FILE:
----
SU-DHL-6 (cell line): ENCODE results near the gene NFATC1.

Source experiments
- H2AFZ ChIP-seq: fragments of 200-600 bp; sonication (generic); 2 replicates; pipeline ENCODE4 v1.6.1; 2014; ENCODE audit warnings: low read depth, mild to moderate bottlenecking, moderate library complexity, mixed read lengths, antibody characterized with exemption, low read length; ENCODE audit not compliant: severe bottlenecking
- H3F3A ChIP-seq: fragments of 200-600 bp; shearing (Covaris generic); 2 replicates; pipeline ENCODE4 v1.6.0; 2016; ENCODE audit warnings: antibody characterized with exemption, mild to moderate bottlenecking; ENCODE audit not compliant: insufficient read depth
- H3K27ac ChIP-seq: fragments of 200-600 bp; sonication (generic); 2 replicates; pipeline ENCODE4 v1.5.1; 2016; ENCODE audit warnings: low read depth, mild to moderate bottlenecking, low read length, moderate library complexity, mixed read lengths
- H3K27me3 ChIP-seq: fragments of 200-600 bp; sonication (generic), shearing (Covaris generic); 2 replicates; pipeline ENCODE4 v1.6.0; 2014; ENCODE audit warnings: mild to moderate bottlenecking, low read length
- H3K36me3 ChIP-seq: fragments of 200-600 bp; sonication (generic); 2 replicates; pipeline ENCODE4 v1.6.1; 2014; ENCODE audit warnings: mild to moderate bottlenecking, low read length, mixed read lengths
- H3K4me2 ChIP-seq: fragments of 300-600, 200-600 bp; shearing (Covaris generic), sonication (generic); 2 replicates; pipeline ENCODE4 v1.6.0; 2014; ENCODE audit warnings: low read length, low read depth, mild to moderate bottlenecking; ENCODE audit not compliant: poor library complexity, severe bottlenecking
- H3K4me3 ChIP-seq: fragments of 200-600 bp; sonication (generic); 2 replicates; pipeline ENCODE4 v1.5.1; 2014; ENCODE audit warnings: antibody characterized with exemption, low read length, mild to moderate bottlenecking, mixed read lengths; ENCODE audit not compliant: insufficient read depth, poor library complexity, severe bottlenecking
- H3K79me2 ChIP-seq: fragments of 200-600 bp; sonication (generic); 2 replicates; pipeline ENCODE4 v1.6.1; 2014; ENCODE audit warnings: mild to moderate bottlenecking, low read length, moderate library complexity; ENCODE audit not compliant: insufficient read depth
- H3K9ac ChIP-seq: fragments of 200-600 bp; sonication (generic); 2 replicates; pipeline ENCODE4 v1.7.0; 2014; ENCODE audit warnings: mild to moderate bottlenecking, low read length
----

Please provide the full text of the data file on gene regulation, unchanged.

SU-DHL-6 (cell line): ENCODE results near the gene NFATC1.

Source experiments
- H2AFZ ChIP-seq: fragments of 200-600 bp; sonication (generic); 2 replicates; pipeline ENCODE4 v1.6.1; 2014; ENCODE audit warnings: low read depth, mild to moderate bottlenecking, moderate library complexity, mixed read lengths, antibody characterized with exemption, low read length; ENCODE audit not compliant: severe bottlenecking
- H3F3A ChIP-seq: fragments of 200-600 bp; shearing (Covaris generic); 2 replicates; pipeline ENCODE4 v1.6.0; 2016; ENCODE audit warnings: antibody characterized with exemption, mild to moderate bottlenecking; ENCODE audit not compliant: insufficient read depth
- H3K27ac ChIP-seq: fragments of 200-600 bp; sonication (generic); 2 replicates; pipeline ENCODE4 v1.5.1; 2016; ENCODE audit warnings: low read depth, mild to moderate bottlenecking, low read length, moderate library complexity, mixed read lengths
- H3K27me3 ChIP-seq: fragments of 200-600 bp; sonication (generic), shearing (Covaris generic); 2 replicates; pipeline ENCODE4 v1.6.0; 2014; ENCODE audit warnings: mild to moderate bottlenecking, low read length
- H3K36me3 ChIP-seq: fragments of 200-600 bp; sonication (generic); 2 replicates; pipeline ENCODE4 v1.6.1; 2014; ENCODE audit warnings: mild to moderate bottlenecking, low read length, mixed read lengths
- H3K4me2 ChIP-seq: fragments of 300-600, 200-600 bp; shearing (Covaris generic), sonication (generic); 2 replicates; pipeline ENCODE4 v1.6.0; 2014; ENCODE audit warnings: low read length, low read depth, mild to moderate bottlenecking; ENCODE audit not compliant: poor library complexity, severe bottlenecking
- H3K4me3 ChIP-seq: fragments of 200-600 bp; sonication (generic); 2 replicates; pipeline ENCODE4 v1.5.1; 2014; ENCODE audit warnings: antibody characterized with exemption, low read length, mild to moderate bottlenecking, mixed read lengths; ENCODE audit not compliant: insufficient read depth, poor library complexity, severe bottlenecking
- H3K79me2 ChIP-seq: fragments of 200-600 bp; sonication (generic); 2 replicates; pipeline ENCODE4 v1.6.1; 2014; ENCODE audit warnings: mild to moderate bottlenecking, low read length, moderate library complexity; ENCODE audit not compliant: insufficient read depth
- H3K9ac ChIP-seq: fragments of 200-600 bp; sonication (generic); 2 replicates; pipeline ENCODE4 v1.7.0; 2014; ENCODE audit warnings: mild to moderate bottlenecking, low read length